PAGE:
Ali Mohammadi | Bloomberg | Getty Images
Workers cross walkways between zones aboard an offshore oil platform in the Persian Gulf’s Salman Oil Field, operated by the National Iranian Offshore Oil Co., near Lavan island, Iran, on Thursday, Jan. 5. 2017.
The United States is expected to announce on Monday that all importers of Iranian oil will have to end their imports shortly or be subject to U.S. sanctions, a source familiar with the situation told Reuters.
The source confirmed a report by a Washington Post columnist that the administration will terminate the sanctions waivers it had granted to some importers of Iranian oil late last year.
U.S. President Donald Trump has been clear to his national security team over the last few weeks that he wants the waivers to end, and national security adviser John Bolton has been working the issue within the administration.
The U.S. reimposed sanctions in November on exports of Iranian oil after Trump unilaterally pulled out of a 2015 nuclear accord between Iran and six world powers. Washington is pressuring Iran to curtail its nuclear program and stop backing militant proxies across the Middle East.
Along with sanctions, Washington has also granted waivers to eight economies that had reduced their purchases of Iranian oil, allowing them to continue buying it without incurring sanctions for six more months. They were China, India, Japan, South Korea, Taiwan, Turkey, Italy and Greece.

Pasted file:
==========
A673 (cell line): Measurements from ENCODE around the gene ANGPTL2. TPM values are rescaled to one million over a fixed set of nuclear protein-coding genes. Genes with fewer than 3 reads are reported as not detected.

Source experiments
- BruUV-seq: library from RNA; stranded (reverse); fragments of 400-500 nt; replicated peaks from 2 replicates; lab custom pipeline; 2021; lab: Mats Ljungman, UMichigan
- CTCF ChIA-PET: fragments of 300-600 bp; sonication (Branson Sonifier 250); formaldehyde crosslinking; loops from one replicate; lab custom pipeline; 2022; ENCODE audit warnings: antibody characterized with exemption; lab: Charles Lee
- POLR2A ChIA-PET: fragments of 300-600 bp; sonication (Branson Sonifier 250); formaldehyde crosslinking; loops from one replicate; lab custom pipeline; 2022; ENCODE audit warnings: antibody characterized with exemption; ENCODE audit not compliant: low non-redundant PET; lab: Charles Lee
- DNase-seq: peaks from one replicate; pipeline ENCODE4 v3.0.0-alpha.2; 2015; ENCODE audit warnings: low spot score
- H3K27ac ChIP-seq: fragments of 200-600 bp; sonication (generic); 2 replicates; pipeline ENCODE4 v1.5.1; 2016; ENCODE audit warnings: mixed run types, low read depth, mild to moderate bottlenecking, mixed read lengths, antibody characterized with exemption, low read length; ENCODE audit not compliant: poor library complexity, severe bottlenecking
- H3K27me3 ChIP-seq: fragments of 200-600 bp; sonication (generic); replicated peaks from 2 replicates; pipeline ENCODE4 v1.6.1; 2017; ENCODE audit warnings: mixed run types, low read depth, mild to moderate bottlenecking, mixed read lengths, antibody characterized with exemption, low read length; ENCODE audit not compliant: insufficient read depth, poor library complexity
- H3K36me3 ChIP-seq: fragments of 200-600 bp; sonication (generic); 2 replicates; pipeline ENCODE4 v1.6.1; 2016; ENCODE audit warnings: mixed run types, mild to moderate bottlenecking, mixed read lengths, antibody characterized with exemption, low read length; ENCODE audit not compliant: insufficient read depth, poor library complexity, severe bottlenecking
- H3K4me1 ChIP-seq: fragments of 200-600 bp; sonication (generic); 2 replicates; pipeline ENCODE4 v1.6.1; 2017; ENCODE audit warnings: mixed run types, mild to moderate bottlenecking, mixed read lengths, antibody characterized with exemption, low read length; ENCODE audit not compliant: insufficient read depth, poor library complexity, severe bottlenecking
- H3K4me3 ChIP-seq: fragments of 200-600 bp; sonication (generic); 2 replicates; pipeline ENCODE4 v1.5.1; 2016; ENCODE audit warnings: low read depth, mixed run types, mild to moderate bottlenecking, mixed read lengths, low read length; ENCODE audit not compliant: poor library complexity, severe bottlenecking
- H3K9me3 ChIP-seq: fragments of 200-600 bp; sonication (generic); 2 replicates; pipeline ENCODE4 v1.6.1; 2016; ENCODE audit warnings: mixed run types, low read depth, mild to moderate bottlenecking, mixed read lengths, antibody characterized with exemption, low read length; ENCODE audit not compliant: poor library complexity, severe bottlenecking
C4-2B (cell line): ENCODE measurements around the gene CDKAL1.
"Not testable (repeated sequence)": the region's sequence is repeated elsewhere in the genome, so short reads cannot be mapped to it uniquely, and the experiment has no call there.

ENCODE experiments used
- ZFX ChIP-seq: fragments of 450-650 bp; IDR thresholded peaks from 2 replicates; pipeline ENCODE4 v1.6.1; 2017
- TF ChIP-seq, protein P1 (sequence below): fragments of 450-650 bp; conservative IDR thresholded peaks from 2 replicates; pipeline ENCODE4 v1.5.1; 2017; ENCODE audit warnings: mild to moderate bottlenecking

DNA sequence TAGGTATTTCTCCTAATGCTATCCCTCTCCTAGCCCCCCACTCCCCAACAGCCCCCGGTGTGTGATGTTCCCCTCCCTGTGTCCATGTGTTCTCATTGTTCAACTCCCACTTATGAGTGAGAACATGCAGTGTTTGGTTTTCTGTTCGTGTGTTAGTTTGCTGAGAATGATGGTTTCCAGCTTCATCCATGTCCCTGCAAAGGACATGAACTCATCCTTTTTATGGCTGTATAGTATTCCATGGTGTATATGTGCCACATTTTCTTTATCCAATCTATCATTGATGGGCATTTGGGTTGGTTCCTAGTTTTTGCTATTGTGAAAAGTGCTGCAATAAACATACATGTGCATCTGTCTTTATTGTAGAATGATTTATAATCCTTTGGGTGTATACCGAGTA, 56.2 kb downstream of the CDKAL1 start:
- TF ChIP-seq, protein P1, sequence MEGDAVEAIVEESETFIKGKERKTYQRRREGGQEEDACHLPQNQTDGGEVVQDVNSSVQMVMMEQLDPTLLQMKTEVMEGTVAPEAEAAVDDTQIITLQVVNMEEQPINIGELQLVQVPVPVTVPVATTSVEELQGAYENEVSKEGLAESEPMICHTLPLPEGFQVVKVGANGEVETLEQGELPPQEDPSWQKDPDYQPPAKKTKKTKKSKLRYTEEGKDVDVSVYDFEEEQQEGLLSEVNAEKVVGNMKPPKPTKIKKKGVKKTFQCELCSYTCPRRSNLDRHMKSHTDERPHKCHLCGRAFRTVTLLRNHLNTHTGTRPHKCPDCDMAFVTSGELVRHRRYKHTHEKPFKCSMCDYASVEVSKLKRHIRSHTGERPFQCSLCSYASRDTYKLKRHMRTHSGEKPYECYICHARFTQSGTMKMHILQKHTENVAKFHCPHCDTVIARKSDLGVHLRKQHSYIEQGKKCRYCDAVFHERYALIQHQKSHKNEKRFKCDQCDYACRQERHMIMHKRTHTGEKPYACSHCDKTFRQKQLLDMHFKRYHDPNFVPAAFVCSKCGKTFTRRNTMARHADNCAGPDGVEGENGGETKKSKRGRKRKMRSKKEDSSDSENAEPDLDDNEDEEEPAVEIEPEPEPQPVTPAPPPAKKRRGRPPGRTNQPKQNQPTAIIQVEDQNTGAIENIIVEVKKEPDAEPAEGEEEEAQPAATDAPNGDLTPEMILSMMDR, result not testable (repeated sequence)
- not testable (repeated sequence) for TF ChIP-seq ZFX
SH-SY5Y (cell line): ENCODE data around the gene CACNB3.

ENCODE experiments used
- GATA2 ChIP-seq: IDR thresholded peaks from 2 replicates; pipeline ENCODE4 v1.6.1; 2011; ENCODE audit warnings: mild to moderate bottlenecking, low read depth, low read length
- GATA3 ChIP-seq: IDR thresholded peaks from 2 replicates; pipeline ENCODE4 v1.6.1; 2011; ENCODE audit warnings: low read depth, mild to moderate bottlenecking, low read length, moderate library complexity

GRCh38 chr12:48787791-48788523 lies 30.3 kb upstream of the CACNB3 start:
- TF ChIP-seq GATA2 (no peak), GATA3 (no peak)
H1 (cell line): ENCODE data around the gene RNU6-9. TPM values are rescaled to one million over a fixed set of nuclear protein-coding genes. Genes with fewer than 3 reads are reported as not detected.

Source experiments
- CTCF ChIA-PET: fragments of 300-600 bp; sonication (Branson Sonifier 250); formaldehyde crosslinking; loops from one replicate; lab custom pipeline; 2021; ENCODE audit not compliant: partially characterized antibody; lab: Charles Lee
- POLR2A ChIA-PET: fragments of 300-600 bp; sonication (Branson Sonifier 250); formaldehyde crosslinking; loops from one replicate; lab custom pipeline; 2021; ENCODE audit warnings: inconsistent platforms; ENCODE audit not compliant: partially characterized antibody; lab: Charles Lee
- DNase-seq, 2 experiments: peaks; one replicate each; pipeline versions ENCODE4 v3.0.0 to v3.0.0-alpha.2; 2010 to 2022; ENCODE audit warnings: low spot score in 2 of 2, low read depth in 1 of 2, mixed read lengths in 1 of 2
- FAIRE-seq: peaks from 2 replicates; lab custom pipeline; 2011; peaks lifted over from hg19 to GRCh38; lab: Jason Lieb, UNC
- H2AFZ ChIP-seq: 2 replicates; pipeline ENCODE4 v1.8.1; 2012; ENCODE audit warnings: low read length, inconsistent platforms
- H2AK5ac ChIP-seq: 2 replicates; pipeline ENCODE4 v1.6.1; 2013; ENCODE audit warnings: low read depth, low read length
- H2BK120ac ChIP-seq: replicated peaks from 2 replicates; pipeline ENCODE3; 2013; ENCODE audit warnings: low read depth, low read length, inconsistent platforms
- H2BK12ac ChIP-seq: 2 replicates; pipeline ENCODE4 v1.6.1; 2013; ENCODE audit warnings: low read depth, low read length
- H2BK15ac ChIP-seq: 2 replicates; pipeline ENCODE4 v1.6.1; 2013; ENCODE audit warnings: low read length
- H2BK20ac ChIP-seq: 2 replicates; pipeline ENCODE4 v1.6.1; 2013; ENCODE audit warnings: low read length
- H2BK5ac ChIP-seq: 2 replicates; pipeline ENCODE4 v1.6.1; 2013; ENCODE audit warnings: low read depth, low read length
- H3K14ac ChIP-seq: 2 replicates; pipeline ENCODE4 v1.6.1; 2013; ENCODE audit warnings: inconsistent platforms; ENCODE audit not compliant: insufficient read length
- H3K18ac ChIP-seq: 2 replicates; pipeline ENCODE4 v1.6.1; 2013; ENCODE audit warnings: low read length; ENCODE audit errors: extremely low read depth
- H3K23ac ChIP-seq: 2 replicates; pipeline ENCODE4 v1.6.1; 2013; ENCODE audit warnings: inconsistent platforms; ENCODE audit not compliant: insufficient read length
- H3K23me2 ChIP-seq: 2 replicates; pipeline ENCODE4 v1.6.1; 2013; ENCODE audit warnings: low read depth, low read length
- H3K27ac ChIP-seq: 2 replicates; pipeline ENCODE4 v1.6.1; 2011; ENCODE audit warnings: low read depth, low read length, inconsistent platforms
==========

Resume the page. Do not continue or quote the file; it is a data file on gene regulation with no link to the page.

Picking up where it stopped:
But on Monday, Secretary of State Mike Pompeo will announce “that, as of May 2, the State Department will no longer grant sanctions waivers to any country that is currently importing Iranian crude or condensate,” the Post’s columnist Josh Rogin said in his report, citing two State Department officials that he did not name.
On Wednesday, Frank Fannon, U.S. Assistant Secretary of State for Energy Resources, repeated the administration’s position that “Our goal is to get to zero Iranian exports as quickly as possible.”
Other countries have been watching to see whether the United States would continue the waivers. Last Tuesday, Turkish presidential spokesman Ibrahim Kalin said that Turkey expects the United States to extend a waiver granted to Ankara to continue oil purchases from Iran without violating U.S. sanctions.
Turkey did not support U.S. sanctions policy on Iran and did not think it would yield the desired result, Kalin told reporters in Washington.
Washington has a campaign of “maximum economic pressure” on Iran and through sanctions, it eventually aims to halt Iranian oil exports and thereby choke Tehran’s main source of revenue.
So far in April, Iranian exports were averaging below 1 million barrels per day (bpd), according to Refinitiv Eikon data and two other companies that track such exports and declined to be identified.
That is lower than at least 1.1 million bpd as estimated for March, and down from more than 2.5 million bpd before sanctions were reimposed last May.
Brent crude futures, the international oil benchmark, were up nearly 2 percent at $73.25 a barrel, on the report that the waivers were to end.